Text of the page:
North Carolina’s foreign-born population has grown by more than 800% over the past 35 years. In 1980, fewer than 80,000 North Carolina residents had been born in another country to non-citizen parents. By the 2012-2014 time period, more than 750,000 North Carolina residents were foreign-born. Most of this growth was driven by the increases in the populations born in Latin America (Central and South America) and Asia. This post focuses on trends in the foreign-born Asian population living in the state.
Between 1980 and 2012-14, North Carolina’s foreign-born Asian population increased by more than 163,000 residents, a growth rate of 760%. The state growth mirrored the large and rapid growth nationwide. Nationally, the foreign-born Asian population grew from 2.6 million to 12.5 million over this time period, an increase of 9.5 million and a growth rate of 372%.
In 1980, fewer than 22,000 foreign-born Asian individuals were living in North Carolina. Japan was the most common country of origin, followed by India. The number of Asian-born North Carolinians grew in the following decade, reaching nearly 37,000 in 1990. Over the next 20 years, North Carolina’s foreign-born Asian population increased rapidly, reaching more than 157,000 by 2009-11 and growing to 185,000 by 2012-14.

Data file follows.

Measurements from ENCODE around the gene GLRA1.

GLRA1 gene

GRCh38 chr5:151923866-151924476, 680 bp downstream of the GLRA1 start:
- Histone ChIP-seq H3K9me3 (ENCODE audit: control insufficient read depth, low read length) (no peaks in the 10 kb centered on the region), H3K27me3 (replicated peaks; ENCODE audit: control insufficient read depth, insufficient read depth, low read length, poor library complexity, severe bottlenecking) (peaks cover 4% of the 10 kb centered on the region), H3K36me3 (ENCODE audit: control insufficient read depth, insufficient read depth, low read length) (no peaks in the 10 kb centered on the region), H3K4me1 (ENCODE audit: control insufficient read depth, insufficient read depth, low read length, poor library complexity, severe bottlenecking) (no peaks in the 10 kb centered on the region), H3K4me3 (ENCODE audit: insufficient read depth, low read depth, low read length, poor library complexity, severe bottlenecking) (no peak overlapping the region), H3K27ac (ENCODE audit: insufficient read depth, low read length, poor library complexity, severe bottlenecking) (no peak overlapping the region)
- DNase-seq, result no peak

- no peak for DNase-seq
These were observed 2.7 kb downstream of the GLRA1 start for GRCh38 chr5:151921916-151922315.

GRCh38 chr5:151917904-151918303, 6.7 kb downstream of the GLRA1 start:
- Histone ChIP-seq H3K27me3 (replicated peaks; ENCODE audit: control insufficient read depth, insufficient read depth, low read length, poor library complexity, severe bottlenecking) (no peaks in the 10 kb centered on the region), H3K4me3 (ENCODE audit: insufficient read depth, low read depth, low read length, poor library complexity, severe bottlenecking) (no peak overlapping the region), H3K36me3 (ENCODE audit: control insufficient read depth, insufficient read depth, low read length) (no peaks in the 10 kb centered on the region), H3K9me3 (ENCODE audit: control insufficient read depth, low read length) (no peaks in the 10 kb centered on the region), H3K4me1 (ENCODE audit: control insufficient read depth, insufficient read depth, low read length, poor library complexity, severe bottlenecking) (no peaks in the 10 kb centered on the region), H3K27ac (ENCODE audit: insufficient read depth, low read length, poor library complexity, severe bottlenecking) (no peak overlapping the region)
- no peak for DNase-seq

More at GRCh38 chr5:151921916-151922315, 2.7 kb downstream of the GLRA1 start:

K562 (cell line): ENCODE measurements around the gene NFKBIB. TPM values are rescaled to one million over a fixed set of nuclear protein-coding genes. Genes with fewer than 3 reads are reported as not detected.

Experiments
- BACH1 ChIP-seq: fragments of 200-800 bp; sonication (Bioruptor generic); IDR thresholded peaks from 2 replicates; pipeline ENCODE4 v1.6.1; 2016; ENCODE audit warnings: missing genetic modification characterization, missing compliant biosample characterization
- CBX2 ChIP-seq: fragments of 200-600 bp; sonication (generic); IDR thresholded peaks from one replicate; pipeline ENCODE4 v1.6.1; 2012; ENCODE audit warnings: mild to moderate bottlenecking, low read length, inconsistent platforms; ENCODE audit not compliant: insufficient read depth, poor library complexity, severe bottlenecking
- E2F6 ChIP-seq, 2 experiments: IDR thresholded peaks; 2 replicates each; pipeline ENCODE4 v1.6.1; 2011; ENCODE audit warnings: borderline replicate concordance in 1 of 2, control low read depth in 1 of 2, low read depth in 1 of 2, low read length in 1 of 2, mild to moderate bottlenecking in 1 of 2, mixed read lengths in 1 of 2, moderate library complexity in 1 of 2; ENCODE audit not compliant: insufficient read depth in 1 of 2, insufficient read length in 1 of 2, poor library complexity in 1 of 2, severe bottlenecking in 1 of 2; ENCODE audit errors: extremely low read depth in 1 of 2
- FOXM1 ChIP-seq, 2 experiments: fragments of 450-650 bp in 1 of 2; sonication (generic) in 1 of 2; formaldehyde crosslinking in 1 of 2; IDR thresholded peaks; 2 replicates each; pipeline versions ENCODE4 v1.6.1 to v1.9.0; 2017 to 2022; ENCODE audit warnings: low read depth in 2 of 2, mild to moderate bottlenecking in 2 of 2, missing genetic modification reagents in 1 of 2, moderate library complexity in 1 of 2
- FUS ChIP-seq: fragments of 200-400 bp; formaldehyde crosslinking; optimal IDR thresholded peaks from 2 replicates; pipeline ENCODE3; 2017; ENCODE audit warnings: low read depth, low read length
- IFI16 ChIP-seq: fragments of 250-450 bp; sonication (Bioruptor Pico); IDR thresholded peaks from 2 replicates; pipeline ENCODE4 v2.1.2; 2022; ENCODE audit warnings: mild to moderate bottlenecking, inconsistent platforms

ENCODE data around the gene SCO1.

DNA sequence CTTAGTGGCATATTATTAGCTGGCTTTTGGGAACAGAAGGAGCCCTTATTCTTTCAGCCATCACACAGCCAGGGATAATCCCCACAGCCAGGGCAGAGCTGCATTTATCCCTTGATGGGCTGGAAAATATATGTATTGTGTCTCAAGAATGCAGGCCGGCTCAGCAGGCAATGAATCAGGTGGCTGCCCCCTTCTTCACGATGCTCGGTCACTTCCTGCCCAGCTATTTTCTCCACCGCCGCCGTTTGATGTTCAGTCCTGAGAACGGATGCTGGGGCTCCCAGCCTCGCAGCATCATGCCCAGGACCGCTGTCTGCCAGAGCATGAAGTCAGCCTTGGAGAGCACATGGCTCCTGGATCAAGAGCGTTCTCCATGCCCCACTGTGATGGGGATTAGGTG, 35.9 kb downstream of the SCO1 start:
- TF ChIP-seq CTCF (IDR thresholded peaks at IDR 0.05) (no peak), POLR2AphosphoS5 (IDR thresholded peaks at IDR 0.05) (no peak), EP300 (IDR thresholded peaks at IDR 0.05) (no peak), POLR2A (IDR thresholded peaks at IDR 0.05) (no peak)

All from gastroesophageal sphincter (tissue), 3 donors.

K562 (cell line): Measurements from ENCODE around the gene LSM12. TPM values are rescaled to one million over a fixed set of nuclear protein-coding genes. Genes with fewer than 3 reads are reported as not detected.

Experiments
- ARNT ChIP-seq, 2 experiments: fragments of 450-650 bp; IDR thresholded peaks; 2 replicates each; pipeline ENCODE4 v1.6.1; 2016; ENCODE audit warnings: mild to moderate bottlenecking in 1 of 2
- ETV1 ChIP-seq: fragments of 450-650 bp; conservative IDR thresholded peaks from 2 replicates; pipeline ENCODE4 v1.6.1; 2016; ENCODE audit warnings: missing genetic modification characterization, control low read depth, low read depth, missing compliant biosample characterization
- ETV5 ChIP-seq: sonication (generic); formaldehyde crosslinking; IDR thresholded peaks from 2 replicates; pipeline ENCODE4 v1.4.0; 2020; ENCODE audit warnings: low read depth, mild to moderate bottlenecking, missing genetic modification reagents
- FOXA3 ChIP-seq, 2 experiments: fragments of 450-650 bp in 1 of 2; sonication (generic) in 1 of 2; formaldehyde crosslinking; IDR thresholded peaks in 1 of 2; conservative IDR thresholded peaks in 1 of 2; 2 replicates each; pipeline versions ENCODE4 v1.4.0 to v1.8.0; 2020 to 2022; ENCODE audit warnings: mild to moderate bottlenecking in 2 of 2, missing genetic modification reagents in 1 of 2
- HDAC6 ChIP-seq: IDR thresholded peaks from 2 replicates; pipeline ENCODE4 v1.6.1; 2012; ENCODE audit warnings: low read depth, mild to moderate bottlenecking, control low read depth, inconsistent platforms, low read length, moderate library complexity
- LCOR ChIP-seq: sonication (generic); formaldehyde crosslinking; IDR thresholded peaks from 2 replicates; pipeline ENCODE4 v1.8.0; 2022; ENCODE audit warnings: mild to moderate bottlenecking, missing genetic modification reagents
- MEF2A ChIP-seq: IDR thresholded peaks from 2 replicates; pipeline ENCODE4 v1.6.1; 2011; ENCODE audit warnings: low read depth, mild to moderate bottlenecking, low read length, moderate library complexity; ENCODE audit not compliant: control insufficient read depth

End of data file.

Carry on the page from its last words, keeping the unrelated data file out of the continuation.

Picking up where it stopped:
Since 1990, India has been the leading country of birth for North Carolina’s foreign-born Asian population. Nearly 60,000 Indian-born individuals were living in the state according to the 2012-2014 American Community Survey data, representing nearly one-third of North Carolina’s Asian immigrants. China (27,000), Vietnam (25,000), the Phillippines (18,000), and Korea (15,000) are the next most common countries of birth. Together, these 5 countries account for 78% of all Asian immigrants in North Carolina.
All data were retrieved from IPUMS-USA. The 1980, 1990, and 2000 data are drawn from the decennial census files and the 2009-11 and 2012-14 estimates are from American Community Survey data.
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